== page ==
The ascendance of eSports — professional gaming — is very far from new. But this month, a private university in Chicago took the whole shebang one step further: Starting with this fall semester, Robert Morris University-Illinois will consider League of Legends a varsity sport — right up there with football, basketball and hockey. It’s the first U.S. school to do so.
Don’t laugh: LoL is deadly serious. The wildly popular multiplayer battle game, developed by Riot Games in 2009, logged more than 27 million players in January 2014 — as in 27 million players a day.
At RMU, there will be a League of Legends coach. League of Legends competitions against schools like Harvard, Princeton and MIT. And, yes — as if to forever cripple the arguments of the nation’s nagging parents — there will be generous athletic scholarships available to star video-game players, up to 50 percent the cost of attendance.
“eSports are so big with the 14-to-25-year-old demographic that RMU feels like we are providing an option to an underserved segment,” explained Kurt Melcher, the RMU athletic director overseeing the team. To that end, Melcher plans to treat the LoL-ers just like conventional athletes — complete with a coach, uniforms, scheduled practices and post-game meals.
This is all very interesting, of course. (Particularly Melcher’s description of the coach’s duties: they’re there to stomp the brakes on “15 Red Bulls and … playing all night,” is how he put it to Inside Higher Ed.) But none of this answers what we think is the most salient question about competitive eSports: How exactly do you identify, and evaluate, talent in a game that’s most frequently played from participants’ darkened basements? Melcher tells us it’s actually not too difficult to spot the top prospects in League of Legend’s hordes. As a gamer, you have a few ways to catch the school’s eye.
1. Play obsessively. League of Legends has its own ranking system already — as the word “league” would, perhaps, imply. Winning a ranked game racks up points, while losing a ranked game loses them. The points are used to divide players into a series of tiers based on their skill levels, the highest of which is “Challenger.” It takes time, and practice, to get to that level, but both professional teams and RMU say they watch the rankings.
2. Get on Twitch. Twitch, the massive video game streaming platform, logged 45 million users last year. Many of those users only watch games, or else stream in obscurity … but the best and most prolific streamers can attract live audiences into the tens of thousands. Melcher says recruiters will keep an eye on streaming “talent,” particularly on that platform.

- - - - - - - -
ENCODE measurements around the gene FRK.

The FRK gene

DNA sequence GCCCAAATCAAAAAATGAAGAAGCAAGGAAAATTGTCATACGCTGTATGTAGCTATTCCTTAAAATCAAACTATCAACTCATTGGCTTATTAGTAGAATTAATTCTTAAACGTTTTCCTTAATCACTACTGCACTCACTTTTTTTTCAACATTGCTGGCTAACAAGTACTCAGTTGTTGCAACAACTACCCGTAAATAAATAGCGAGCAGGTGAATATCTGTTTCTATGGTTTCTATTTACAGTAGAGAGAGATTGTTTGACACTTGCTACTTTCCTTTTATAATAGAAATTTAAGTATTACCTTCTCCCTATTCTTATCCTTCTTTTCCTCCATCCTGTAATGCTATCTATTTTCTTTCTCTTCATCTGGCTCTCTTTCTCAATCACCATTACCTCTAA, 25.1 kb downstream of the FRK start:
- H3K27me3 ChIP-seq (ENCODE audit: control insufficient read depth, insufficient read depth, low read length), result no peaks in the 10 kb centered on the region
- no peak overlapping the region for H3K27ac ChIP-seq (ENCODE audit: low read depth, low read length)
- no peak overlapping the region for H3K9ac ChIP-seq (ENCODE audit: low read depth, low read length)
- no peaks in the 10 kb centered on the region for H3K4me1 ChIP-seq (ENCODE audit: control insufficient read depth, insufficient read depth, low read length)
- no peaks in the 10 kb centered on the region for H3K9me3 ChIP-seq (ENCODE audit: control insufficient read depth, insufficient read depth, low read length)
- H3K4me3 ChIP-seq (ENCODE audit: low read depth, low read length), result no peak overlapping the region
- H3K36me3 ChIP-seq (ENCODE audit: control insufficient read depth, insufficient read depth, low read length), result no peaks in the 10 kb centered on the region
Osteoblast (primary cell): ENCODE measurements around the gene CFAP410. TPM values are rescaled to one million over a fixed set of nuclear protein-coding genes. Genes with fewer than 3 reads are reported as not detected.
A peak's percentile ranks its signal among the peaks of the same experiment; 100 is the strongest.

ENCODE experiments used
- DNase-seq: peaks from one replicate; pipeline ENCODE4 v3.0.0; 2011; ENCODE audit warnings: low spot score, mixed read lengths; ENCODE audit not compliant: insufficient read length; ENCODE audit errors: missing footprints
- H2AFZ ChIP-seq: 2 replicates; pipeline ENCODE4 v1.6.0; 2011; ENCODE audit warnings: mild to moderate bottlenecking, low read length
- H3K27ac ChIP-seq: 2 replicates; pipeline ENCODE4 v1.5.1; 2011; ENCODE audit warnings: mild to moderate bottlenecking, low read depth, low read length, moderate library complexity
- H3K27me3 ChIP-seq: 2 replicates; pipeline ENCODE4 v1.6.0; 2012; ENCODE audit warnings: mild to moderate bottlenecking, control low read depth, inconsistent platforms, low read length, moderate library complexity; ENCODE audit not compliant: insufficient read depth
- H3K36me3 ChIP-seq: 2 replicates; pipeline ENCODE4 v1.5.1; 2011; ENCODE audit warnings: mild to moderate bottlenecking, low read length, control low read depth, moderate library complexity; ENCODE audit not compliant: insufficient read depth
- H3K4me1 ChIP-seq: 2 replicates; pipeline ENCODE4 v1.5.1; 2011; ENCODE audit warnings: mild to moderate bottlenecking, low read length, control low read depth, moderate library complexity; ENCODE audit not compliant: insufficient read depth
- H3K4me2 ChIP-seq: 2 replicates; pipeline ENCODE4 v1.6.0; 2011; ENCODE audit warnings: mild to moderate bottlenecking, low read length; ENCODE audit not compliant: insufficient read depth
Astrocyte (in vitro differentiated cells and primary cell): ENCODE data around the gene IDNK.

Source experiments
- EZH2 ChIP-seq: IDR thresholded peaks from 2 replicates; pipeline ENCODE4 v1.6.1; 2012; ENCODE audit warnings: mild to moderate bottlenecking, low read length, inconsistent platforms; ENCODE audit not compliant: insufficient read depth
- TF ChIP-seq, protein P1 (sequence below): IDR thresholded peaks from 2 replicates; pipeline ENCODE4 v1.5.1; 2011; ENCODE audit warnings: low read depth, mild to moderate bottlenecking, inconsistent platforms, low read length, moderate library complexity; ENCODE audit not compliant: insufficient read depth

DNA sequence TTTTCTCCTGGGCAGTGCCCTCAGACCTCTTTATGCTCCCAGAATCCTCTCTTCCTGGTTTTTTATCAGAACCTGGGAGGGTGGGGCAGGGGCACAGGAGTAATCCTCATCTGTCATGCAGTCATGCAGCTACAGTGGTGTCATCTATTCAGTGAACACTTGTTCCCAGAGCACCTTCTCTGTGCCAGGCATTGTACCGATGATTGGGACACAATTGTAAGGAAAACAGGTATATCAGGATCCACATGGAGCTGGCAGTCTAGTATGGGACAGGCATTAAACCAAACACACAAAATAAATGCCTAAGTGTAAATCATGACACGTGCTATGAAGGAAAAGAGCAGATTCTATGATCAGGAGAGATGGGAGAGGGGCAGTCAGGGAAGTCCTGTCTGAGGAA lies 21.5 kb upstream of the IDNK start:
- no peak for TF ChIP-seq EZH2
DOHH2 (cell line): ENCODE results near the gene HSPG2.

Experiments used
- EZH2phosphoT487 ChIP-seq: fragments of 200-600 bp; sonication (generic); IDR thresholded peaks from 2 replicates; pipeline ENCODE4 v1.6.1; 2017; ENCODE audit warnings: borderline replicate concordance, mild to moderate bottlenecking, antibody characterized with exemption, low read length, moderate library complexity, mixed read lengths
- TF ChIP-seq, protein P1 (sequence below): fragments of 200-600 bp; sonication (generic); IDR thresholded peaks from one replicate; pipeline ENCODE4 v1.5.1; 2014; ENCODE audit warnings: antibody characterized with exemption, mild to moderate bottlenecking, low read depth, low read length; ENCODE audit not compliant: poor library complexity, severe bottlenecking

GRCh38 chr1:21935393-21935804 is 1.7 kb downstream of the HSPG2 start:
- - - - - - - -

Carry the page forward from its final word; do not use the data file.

3. Join a high-school team. They’re not terribly common, yet, but a number of high schools sponsor organized — even competitive — LoL teams. Melcher points me to High School Starleague, the pre-collegiate division of the same league RMU plans to join. While that league has only 750 teams thus far — a pittance, in comparison to more conventional sports — students anywhere in the U.S. can jumpstart their school’s team by filling out an interest form. (Notably, Starleague also provides its own collegiate scholarships for gamers, in conjunction with Twitch and Newegg.)
4. Go pro. Professional video gaming is, of course, a recognized eSport already — and because RMU’s team won’t be governed by the NCAA and NAIA, they’re open to accepting gamers who have already gone pro. “We can and would accept past professionals,” Melcher said, “… [as long as] they maintain sufficient progress toward their degree at RMU.”
5. E-mail Melcher. As of Monday, he had already received 500 inquiries and 70 applications at the school’s eSports recruiting address, email@example.com.
Melcher, for his part, is unconcerned about finding players for the team, even at the last minute. (RMU’s announcement on June 11 means interested students have just under three months to apply and enroll.) He always thought he could get a team together — after all, League of Legends is one of the world’s most popular multiplayer games. Now that he’s gotten some feedback from the eSports community, Melcher says he’s “positive!”
“The response from the community regarding varsity scholarships for LoL has been one of vindication, liberation and excitement,” he said. Many players “didn’t have the ability to compete in traditional sports, but were very good at their chosen activity” — video games.
Now at last, the gamers can be jocks, too.